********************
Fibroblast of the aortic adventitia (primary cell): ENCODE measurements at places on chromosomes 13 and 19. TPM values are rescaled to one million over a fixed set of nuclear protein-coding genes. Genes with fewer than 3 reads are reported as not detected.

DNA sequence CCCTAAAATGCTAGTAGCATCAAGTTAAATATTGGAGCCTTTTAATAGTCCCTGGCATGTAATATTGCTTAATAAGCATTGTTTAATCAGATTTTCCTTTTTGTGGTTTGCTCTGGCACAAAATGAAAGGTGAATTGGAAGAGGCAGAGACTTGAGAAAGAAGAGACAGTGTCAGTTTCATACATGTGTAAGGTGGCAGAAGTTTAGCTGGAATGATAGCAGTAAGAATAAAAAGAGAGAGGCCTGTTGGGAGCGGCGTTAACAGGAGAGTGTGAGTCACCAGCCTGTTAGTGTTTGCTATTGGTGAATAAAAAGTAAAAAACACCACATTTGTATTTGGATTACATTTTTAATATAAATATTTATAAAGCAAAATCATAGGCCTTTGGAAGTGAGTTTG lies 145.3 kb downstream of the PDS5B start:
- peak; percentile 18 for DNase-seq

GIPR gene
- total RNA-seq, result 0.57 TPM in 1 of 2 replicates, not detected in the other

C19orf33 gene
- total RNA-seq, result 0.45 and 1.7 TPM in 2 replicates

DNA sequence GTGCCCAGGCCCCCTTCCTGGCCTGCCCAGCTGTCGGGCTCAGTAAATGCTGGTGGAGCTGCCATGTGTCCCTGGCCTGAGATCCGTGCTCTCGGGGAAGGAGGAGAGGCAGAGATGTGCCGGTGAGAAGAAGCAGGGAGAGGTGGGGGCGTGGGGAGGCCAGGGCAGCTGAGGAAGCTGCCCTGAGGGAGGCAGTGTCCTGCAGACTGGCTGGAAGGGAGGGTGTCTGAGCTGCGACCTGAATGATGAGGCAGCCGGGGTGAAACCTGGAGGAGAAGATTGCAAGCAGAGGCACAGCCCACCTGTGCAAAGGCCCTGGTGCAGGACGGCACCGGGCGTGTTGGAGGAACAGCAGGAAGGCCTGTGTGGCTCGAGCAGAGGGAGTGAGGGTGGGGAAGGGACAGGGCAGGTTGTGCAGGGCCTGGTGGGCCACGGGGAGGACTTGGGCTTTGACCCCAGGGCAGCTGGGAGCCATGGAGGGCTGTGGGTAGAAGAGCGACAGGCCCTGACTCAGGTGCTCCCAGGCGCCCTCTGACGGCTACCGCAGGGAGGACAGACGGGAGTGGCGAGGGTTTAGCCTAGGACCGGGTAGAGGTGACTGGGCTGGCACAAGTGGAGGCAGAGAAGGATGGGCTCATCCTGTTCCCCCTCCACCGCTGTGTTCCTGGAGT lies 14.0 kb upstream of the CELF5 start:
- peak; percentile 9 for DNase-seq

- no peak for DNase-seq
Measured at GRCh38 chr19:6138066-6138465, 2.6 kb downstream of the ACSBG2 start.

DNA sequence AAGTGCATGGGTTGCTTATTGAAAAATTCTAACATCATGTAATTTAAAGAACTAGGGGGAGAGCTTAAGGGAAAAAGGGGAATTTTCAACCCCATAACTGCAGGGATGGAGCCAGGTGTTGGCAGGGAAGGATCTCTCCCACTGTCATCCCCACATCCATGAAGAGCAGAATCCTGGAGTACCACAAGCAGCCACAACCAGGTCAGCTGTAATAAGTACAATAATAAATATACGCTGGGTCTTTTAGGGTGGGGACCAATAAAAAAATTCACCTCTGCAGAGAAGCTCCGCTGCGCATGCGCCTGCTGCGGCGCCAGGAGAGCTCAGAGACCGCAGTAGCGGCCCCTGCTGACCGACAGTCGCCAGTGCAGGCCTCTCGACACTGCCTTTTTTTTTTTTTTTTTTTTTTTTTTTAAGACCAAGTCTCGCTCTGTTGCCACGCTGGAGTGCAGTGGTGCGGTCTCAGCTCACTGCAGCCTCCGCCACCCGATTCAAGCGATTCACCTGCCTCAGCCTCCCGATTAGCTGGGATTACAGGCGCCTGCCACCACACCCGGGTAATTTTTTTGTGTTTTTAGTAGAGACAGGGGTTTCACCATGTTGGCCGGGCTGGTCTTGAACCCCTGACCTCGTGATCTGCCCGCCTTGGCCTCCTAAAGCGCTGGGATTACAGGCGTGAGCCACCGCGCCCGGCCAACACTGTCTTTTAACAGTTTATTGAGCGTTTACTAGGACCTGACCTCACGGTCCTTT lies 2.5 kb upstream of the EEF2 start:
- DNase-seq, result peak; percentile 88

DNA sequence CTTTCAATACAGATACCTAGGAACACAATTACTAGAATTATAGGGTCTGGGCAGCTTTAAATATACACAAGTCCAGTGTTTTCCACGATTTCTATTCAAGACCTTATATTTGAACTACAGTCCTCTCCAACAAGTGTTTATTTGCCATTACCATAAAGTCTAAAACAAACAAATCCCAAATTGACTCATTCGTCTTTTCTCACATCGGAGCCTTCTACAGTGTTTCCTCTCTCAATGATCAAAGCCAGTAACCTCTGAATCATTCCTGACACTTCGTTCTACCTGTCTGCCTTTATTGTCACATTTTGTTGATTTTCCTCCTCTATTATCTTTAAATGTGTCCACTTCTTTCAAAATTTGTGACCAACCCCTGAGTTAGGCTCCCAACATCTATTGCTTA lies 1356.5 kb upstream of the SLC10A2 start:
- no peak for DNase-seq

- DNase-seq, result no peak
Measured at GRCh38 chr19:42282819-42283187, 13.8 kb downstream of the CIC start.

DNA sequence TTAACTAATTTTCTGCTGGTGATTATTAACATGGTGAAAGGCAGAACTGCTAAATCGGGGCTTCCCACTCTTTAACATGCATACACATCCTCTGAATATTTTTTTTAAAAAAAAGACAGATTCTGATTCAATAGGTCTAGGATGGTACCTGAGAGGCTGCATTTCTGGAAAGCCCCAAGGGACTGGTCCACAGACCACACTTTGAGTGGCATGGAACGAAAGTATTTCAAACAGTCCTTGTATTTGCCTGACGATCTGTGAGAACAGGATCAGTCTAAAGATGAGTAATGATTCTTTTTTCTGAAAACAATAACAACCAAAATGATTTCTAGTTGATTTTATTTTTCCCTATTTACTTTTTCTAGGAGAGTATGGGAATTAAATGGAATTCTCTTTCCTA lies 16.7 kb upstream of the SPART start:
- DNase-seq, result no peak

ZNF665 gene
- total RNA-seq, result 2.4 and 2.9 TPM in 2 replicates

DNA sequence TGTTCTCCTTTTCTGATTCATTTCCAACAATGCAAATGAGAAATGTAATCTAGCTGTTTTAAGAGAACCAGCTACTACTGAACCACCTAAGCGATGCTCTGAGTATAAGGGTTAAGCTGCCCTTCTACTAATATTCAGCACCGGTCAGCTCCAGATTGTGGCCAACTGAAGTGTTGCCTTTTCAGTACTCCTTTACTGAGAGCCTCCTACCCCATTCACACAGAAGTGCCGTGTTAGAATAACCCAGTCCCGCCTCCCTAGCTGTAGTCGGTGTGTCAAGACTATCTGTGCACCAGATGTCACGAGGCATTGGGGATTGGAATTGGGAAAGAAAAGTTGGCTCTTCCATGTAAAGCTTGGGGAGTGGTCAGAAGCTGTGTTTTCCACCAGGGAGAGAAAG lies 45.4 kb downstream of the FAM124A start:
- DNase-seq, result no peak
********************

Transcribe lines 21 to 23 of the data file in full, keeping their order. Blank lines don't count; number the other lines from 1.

- total RNA-seq, result 2.4 and 2.9 TPM in 2 replicates

DNA sequence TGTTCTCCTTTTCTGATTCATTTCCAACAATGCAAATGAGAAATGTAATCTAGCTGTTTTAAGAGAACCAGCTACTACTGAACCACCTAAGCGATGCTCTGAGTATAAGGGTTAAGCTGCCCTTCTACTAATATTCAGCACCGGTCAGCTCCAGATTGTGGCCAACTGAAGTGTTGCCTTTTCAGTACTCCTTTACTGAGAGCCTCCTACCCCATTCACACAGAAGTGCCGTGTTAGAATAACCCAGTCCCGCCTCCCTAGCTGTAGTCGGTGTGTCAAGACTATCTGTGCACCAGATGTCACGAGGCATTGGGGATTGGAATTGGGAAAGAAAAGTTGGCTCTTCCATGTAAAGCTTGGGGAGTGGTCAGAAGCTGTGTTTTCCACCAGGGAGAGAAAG lies 45.4 kb downstream of the FAM124A start:
- DNase-seq, result no peak